Byrnes Yamashita
Commentary, Special to The Hawai‘i Herald

Writer’s note: I never studied Asian American Studies in school and my exploration of Japanese American history has been largely self-directed, but occasionally someone refers me to a book or article that reveals another part of the story.

Such is the case with “A Place for Harvest: The Story of Kenny Higashi,” a book for children written by Lauren R. Harris and illustrated by Felicia Hoshino; South Dakota Historical Society Press, 2022.

A photo illustration of Higashi, who was welcomed home after the war. (Photo courtesy of Byrnes Yamashita)

I met Michael Pahl in 1972 while attending ROTC Summer Camp at Fort Lewis, Washington, now known as Joint Base Lewis-McChord. We trained together in the same company of cadets for six weeks between our junior and senior years of college. 

After camp ended, we parted ways and went on to our own lives and careers. Fast forward 40 years; Mike found my address on the internet and re-established our friendship. I shared information with him about the Nisei soldiers of World War II. Like most Midwesterners, he had not heard of them or the Japanese incarceration during the war. He was amazed that the young Nisei (second-generation Japanese Americans) were willing to serve in the Army after many of their families were unfairly incarcerated.

Last month, he sent me a children’s book about a Nisei soldier from Spearfish, South Dakota.

Kenneth Higashi. (Photo courtesy of U.S. Army)
Kenneth Higashi. (Photo courtesy of U.S. Army)

The Higashi Family from the Black Hills of South Dakota

Kenneth “Kenny” Ray Higashi was born on Dec. 23, 1921, in Belle Fourche, South Dakota, the second of five siblings: Clarence, Kenny, Mae, Jean and Lily born to Shiichi and Kawano Higashi. The family moved near Spearfish when Kenny was seven and farmed there for 50 years. They grew fruits and vegetables and were a vital part of the community. The work was difficult, but the family had a wonderful life until his father Shiichi died while Kenny was in high school. Clarence and Kenny stepped up to operate the farm while holding down other jobs.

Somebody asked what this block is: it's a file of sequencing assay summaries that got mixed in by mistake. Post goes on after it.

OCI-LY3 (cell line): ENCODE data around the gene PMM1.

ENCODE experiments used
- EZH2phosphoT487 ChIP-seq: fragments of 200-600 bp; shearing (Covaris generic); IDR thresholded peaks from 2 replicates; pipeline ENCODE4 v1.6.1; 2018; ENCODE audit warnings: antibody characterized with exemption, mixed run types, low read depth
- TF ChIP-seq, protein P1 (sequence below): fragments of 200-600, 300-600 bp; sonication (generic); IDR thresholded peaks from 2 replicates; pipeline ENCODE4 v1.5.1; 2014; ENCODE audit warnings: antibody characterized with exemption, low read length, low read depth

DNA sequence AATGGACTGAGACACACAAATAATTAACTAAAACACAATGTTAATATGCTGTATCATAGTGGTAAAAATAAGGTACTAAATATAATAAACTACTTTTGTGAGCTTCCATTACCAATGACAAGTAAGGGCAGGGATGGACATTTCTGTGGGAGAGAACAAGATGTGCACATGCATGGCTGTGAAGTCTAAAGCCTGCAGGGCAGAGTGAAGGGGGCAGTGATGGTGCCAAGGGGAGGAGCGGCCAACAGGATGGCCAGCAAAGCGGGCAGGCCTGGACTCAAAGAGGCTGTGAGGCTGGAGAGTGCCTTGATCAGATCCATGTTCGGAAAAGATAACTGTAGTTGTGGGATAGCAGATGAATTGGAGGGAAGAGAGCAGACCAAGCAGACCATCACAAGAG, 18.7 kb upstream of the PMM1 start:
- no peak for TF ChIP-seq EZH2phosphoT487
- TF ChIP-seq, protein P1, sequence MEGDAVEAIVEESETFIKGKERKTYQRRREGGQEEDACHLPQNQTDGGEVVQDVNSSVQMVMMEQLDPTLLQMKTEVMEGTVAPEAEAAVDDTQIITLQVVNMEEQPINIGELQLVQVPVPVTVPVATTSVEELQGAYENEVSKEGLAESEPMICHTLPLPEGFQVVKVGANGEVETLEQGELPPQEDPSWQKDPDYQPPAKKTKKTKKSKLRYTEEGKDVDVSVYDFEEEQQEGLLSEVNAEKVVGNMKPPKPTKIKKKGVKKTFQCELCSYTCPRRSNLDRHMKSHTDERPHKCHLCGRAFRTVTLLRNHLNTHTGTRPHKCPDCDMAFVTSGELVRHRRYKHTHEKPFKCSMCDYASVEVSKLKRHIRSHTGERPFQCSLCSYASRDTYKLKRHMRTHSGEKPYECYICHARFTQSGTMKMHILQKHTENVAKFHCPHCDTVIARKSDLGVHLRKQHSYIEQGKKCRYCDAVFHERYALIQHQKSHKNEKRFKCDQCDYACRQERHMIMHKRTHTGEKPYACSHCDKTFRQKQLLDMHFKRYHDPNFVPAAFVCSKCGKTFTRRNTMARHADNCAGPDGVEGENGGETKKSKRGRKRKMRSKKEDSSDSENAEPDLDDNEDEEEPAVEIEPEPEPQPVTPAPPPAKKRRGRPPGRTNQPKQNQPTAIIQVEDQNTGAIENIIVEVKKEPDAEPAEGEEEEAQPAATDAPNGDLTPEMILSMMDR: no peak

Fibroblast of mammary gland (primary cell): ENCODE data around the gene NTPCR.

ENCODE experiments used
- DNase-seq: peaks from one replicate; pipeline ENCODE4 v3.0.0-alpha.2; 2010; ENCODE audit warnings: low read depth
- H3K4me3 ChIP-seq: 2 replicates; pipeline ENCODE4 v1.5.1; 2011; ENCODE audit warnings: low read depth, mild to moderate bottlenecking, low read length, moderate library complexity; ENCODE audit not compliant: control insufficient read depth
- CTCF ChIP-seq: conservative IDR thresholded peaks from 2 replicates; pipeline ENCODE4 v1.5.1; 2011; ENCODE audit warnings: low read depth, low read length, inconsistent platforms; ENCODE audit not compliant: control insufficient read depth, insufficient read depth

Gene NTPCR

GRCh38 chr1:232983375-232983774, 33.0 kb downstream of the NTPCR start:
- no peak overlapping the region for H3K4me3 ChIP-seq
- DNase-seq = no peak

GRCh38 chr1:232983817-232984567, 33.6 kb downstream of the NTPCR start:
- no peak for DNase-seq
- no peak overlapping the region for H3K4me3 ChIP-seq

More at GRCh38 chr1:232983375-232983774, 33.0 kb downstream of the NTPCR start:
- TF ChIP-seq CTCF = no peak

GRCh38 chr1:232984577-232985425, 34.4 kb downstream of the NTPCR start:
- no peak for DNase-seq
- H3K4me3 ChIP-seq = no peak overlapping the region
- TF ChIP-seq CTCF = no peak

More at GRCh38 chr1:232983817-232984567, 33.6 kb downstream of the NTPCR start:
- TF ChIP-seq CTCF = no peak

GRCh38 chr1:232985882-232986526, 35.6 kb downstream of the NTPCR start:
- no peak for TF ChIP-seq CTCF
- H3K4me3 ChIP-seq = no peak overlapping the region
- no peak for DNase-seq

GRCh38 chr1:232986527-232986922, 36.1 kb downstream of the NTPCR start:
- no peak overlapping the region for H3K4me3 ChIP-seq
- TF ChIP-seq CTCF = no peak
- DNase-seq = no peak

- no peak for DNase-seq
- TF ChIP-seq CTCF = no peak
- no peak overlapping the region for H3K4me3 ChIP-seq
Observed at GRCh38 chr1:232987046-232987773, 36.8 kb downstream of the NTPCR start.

Soon after Higashi graduated from high school, war with Japan began and President Roosevelt signed Executive Order 9066 in February 1942. News of the exclusion order and evacuation of the Nikkei community from the designated military areas on the West Coast found its way to Spearfish. 

Join Uncle Sam or Else

Two men in uniform showed up at the Higashi home and offered them a deal: If one of their sons would volunteer to serve in the U.S. military, the family could stay on the farm and avoid relocation. (Note: It’s difficult to say if the men were authorized to threaten the Higashi family in this manner so far outside the designated military areas, but this is what happened.) Kenny volunteered to join the Army since Clarence was more important to the survival of the farm due to his mechanic’s skills.

Wartime Service

Higashi served with the 100th Infantry Battalion of the 442nd Regimental Combat Team in Europe and participated in the “Rescue of the Lost Battalion,” their most famous battle. In October 1944, the 100th/442nd fought for five days to rescue a Texas battalion trapped behind German lines for almost a month while their own division failed to save them. Surviving that epic battle unscathed, he was later wounded in Italy just before the end of the war.

Higashi and Mike Pahl, 2016. (Photo courtesy of Mike Pahl)
Higashi and Mike Pahl, 2016. (Photo courtesy of Mike Pahl)

After recovering from his wounds, Higashi returned to Spearfish where he worked for the U.S. Postal Service as a mail carrier and got married. He loved Spearfish and its people and was well known in the community due to his job delivering mail. However, few knew about his military service during the war.

In 2016, a newspaper in Rapid City near where Pahl lives published an article about Higashi and his war experience in commemoration of World War II. Mike visited him at his home and thanked him for his service. He was struck by Higashi’s humility and gratitude.